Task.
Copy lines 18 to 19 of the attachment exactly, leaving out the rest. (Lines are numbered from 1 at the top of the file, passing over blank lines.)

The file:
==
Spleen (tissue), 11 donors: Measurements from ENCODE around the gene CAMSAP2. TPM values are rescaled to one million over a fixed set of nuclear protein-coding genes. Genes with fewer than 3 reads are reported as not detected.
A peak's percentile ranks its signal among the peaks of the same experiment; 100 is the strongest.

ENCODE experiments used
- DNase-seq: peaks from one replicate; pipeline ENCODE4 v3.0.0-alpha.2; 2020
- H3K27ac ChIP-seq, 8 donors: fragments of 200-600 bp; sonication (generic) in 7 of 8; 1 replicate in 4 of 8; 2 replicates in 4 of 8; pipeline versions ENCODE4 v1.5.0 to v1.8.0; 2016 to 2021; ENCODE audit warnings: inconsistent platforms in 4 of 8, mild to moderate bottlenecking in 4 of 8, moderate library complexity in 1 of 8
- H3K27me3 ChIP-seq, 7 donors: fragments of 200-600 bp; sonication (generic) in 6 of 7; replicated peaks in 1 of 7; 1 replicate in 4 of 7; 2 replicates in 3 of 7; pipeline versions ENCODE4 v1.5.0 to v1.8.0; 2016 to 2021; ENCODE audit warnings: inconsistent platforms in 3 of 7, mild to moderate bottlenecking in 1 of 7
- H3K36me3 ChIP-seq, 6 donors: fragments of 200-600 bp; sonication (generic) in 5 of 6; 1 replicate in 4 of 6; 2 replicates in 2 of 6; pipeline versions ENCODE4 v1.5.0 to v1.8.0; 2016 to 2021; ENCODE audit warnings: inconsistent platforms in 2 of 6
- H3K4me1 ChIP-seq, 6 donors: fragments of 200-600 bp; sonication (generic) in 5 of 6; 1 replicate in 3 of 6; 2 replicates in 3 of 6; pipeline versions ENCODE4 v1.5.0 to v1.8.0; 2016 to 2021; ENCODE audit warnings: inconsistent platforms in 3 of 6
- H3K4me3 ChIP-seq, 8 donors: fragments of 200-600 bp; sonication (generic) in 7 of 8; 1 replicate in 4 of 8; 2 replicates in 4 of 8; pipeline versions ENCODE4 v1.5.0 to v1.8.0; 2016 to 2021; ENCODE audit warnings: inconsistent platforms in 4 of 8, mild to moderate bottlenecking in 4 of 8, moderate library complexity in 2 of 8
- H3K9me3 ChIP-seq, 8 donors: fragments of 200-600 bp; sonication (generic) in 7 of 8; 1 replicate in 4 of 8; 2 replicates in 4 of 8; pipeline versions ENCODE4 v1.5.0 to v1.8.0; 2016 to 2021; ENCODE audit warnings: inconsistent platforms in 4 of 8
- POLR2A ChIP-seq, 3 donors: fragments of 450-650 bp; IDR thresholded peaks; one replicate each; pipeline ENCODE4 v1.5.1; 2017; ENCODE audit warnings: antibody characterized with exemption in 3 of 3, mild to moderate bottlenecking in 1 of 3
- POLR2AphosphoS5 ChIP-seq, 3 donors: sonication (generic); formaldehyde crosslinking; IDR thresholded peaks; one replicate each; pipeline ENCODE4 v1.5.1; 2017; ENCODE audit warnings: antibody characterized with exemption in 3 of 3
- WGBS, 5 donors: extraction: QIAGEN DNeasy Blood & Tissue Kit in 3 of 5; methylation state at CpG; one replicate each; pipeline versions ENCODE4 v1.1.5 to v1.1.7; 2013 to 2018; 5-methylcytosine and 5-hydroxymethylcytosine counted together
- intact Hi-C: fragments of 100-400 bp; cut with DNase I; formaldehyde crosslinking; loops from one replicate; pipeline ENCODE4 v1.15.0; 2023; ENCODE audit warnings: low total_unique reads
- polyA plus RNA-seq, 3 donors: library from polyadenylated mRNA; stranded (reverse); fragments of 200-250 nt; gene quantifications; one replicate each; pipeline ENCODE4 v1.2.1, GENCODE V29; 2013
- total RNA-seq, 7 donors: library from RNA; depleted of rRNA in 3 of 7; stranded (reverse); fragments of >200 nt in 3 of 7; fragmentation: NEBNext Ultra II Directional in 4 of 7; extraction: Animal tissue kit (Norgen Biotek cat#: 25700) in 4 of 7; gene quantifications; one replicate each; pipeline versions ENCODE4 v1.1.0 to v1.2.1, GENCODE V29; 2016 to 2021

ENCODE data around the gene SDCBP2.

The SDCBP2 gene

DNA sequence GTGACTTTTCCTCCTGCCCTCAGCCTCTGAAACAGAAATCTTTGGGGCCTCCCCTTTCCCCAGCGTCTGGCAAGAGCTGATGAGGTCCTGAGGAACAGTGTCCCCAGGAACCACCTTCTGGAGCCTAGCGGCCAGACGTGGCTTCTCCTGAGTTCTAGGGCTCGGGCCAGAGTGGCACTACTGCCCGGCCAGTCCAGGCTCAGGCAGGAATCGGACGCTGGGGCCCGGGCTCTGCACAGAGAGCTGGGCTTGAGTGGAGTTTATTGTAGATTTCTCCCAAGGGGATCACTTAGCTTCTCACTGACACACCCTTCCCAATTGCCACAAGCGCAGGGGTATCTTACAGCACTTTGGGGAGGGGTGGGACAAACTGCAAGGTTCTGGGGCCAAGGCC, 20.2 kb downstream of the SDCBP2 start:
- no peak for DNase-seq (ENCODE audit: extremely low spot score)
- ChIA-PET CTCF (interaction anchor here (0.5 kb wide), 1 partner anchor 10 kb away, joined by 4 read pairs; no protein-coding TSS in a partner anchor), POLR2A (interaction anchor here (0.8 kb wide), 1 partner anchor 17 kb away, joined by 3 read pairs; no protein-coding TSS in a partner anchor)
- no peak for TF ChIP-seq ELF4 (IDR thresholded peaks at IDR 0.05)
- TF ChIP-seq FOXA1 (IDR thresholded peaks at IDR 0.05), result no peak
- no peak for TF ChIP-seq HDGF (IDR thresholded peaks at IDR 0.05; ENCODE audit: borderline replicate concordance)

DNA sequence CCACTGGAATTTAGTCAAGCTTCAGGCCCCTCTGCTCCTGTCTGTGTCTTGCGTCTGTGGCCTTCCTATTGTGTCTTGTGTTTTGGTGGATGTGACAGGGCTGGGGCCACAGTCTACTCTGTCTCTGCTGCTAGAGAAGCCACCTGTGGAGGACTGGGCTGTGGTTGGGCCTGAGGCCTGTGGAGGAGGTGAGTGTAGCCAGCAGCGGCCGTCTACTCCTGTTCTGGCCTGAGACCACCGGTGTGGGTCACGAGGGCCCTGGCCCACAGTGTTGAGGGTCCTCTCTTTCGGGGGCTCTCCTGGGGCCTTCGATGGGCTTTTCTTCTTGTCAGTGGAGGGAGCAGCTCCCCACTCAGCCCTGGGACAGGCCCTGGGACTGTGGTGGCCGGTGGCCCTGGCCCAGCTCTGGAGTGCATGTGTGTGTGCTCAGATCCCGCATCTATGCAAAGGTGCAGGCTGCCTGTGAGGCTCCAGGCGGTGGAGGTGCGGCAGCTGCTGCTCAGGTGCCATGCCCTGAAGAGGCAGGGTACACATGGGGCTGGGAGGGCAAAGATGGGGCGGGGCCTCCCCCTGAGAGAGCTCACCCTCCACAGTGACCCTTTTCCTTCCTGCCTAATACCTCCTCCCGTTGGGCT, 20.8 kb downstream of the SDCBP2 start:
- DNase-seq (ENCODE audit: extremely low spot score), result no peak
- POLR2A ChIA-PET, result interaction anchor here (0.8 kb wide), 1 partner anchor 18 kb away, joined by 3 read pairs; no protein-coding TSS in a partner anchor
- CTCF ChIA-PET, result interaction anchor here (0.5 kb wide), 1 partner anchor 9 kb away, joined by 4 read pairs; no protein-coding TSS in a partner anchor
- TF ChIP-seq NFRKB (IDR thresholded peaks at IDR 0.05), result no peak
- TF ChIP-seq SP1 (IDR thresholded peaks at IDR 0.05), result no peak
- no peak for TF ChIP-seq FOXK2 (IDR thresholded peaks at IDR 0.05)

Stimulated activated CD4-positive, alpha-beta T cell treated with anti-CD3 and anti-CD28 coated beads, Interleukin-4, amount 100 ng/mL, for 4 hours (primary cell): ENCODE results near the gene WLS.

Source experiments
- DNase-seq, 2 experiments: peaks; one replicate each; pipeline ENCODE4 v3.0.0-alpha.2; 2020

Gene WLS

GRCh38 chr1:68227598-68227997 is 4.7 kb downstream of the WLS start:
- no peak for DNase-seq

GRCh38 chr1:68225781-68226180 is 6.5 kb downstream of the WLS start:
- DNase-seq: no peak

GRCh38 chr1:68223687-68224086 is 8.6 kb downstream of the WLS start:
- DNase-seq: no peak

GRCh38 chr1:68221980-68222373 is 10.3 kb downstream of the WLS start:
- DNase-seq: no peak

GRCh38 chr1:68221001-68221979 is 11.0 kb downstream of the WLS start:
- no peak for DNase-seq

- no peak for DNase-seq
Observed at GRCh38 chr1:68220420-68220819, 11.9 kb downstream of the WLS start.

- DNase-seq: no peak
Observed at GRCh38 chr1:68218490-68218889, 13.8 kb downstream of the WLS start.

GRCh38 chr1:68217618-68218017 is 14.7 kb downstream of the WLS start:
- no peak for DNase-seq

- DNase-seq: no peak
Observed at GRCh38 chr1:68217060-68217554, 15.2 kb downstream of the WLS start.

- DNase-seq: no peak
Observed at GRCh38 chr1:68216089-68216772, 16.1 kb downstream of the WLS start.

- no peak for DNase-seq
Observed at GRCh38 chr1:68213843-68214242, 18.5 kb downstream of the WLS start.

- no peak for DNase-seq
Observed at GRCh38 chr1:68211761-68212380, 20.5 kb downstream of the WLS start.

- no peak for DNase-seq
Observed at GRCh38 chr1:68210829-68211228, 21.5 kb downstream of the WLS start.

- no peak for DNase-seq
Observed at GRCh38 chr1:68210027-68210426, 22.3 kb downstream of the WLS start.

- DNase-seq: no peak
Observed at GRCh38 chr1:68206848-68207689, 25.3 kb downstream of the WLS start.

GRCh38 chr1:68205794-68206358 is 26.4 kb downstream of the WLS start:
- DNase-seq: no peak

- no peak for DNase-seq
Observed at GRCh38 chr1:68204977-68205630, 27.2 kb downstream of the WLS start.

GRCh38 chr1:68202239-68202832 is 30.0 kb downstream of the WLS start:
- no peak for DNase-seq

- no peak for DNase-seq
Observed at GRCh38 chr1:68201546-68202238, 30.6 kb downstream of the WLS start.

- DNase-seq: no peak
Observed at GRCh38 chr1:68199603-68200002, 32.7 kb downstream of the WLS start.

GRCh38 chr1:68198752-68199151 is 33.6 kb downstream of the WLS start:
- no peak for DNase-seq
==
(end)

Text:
The SDCBP2 gene

DNA sequence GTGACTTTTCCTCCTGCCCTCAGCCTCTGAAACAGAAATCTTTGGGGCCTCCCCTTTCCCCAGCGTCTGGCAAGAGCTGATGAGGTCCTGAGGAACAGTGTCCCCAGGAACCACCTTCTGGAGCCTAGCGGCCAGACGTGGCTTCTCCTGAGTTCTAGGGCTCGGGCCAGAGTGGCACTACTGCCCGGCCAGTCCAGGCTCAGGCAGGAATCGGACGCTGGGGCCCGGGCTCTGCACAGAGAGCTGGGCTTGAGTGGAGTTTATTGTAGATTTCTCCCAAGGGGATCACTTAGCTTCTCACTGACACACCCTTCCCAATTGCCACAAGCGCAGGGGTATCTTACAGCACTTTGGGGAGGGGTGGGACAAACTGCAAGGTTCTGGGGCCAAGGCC, 20.2 kb downstream of the SDCBP2 start: